Friday, February 24, 2017

Mae West: Violent Kissing

A very long article about MAE WEST and her career in Tinseltown appeared five years ago.  It was written by Paul Phaneuf. Let's enjoy it together. This is Part 38.
• • Mae West: "I'm here to make talkies" or Censor Will vs. Diamond Lil • •
• • On the side of evil and crime • •     
• • Paul Phaneuf wrote:  For its part, the Hays office totally rejected the film "for any one or all of the following reasons: a) vulgarity and obscenity, b) glorification of crime and criminals, c) glorification of a prostitute, d) the general theme of the story which is definitely on the side of evil and crime" and also for "violent and lustful kissing." And Breen had another weapon in his arsenal; New York's state censorship board had seen the film and rejected it outright. One reason was that the ending didn't include Mae and her boyfriend getting married.
• • This time Paramount studio head Adolf Zukor, perhaps partly fearing that other states would follow New York's example, gave in and heavily cut the film. For example in the original script the film opens with a scene of police detectives looking over Mae's record. Not only are they impressed with her picture, but also with her extraordinary luck in getting out of police scrapes.
• • This entire scene was excised • •   . . .
• • This was Part 38.  Part 39 will appear next week.
• • Source:  Article by Paul Phaneuf in Films of the Golden Age Magazine;  issue dated 5  November 2011. Used with permission.
• • Paul Novak [24 February 1923 — 14 July 1999] • •
• • Born Chester Rybinsky in Baltimore on Saturday, 24 February 1923, Mae West's live-in lover was thirty years her junior.
• • They met and became acquainted when Charles Krauser, George Eiferman, Irvin "Zabo" Koszewski, Dick DuBois, Dominic Juliano, Joe Gold, Armand Tanny, Gordon Mitchell, and Mickey Hargitay were among the star bodybuilders in West's chorus for all — — or part — — of the show's three-year run.
• • Chuck Krauser changed his name for a second time, becoming "Paul Novak" — — Mae's main man for the next 24 years. In a rare statement to the press, he once said: "How did she ever pick me — — just a wrestler and roustabout?"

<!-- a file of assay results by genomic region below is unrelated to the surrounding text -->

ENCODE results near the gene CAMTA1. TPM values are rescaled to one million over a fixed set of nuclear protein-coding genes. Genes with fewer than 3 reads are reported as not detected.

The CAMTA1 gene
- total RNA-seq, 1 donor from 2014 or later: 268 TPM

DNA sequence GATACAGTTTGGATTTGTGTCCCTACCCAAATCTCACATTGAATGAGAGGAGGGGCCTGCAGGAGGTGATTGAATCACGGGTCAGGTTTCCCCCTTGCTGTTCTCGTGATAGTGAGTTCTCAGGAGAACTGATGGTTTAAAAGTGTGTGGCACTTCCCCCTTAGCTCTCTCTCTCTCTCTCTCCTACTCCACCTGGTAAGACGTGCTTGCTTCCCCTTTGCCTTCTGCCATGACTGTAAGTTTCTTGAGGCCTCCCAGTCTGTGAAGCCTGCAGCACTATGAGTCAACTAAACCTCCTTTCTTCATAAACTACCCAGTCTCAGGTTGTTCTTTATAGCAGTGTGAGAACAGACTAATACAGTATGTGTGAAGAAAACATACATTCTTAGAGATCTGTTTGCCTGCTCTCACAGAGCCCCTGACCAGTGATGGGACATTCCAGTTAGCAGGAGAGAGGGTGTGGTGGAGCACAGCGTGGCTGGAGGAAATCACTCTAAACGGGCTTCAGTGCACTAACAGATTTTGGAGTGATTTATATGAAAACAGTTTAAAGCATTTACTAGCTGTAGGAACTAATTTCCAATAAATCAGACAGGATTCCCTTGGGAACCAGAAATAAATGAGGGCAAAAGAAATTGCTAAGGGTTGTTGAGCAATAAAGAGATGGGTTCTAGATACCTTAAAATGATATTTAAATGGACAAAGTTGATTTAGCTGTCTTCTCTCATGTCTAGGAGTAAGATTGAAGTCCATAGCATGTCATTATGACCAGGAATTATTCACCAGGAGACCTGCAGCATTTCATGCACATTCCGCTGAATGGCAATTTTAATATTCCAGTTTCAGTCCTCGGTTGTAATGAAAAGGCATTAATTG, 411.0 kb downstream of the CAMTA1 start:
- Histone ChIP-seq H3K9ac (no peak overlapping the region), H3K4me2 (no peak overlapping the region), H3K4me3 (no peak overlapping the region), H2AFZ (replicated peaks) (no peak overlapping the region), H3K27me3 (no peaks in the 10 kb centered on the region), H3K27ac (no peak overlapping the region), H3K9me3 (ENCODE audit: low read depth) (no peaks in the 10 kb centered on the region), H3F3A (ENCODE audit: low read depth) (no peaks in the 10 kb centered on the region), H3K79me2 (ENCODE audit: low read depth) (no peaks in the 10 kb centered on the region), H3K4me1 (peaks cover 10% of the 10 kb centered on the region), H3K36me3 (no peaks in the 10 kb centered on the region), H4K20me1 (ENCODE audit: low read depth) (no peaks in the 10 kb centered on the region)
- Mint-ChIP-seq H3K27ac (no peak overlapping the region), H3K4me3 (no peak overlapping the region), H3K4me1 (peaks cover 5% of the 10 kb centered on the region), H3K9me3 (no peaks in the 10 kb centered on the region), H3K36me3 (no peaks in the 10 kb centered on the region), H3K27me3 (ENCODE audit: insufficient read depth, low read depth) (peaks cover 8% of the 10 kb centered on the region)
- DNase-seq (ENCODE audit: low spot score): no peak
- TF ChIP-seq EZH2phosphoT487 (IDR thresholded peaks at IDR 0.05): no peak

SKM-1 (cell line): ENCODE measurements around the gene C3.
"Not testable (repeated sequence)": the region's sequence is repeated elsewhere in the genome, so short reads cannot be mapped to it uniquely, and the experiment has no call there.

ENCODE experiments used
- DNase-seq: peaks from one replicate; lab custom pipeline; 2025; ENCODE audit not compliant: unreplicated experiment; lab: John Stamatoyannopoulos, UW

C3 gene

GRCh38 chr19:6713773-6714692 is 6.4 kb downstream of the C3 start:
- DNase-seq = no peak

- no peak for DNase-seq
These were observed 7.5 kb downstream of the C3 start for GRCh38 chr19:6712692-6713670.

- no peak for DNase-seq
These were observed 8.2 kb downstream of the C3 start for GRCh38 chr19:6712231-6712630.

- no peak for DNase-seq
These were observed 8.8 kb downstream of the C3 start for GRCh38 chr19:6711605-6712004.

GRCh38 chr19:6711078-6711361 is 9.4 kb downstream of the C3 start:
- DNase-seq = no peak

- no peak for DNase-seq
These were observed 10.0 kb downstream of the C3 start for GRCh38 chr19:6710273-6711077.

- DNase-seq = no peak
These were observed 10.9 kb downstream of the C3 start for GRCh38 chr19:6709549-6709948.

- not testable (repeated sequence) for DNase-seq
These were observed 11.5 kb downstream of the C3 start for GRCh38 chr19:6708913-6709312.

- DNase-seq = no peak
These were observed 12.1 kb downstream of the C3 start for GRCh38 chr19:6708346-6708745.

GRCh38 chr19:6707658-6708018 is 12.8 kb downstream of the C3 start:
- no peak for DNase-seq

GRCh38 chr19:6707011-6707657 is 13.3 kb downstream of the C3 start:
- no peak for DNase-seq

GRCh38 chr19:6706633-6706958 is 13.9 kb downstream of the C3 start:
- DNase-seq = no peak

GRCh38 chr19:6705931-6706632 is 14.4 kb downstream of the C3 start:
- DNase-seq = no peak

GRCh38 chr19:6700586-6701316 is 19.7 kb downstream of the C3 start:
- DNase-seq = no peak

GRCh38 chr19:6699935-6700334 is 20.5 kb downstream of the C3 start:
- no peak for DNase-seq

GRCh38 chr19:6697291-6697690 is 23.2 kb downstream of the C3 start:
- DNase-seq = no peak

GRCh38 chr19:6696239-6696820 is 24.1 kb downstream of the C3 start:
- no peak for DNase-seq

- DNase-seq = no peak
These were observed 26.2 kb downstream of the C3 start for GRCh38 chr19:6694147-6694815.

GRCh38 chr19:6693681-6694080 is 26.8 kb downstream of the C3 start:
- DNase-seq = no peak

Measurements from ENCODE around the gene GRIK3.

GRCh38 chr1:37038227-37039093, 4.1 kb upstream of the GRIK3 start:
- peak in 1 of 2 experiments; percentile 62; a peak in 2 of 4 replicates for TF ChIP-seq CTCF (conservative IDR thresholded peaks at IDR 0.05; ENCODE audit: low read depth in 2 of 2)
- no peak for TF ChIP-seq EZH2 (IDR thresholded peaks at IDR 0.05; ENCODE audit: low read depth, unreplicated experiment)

• • On Saturday, 24 February 1934 in Calgary Daily Herald • •
• • The legal battles Mae West fought made headlines all over.
• • After facing down the man who robbed her in Hollywood on Sunday, 18 September 1932 in a courtroom, Mae was shocked and horrified to learn that stick-up-artist Harry Voiler [1891 — 1974] was released on bail in Miami during February 1934.   There was indignation in the interviews she gave.
• • Overheard in Hollywood • •
• • On 3 February 1934, after the jurors deliberated for three days, Edward Friedman was pronounced guilty for robbing Mae West of cash and jewelry.
• • In Her Own Words • •
• • Mae West said:   "Personality is the most important thing to an actress’s success."
• • Quote, Unquote • •
• • A campus paper mentioned Mae West in 1932.
• • "Puppets to Give Broadway Revue" • •
• • "Little Red Riding Hood" is on the program, the first scene In the manner of A. A. Milne, the second in the manner of Mae West, and the last in the manner of Eugene O'Neill.  ...
• • Source: Item in The Cornell Daily Sun; published on Wednesday, 24 February 1932 
• • The Mae West Blog celebrates its 12th anniversary • •  
• • Thank you for reading, sending questions, and posting comments during these past eleven years. The other day we entertained 3,497 visitors. And we reached a milestone recently when we completed 3,500 blog posts. Wow! 
• • By the Numbers • •
• • The Mae West Blog was started ten years ago in July 2004. You are reading the 3647th
blog post. Unlike many blogs, which draw upon reprinted content from a newspaper or a
magazine and/ or summaries, links, or photos, the mainstay of this blog is its fresh material
focused on the life and career of Mae West, herself an American original.

• • Come up and see Mae every day online:


• • Photo:
• • Mae West • in 1934

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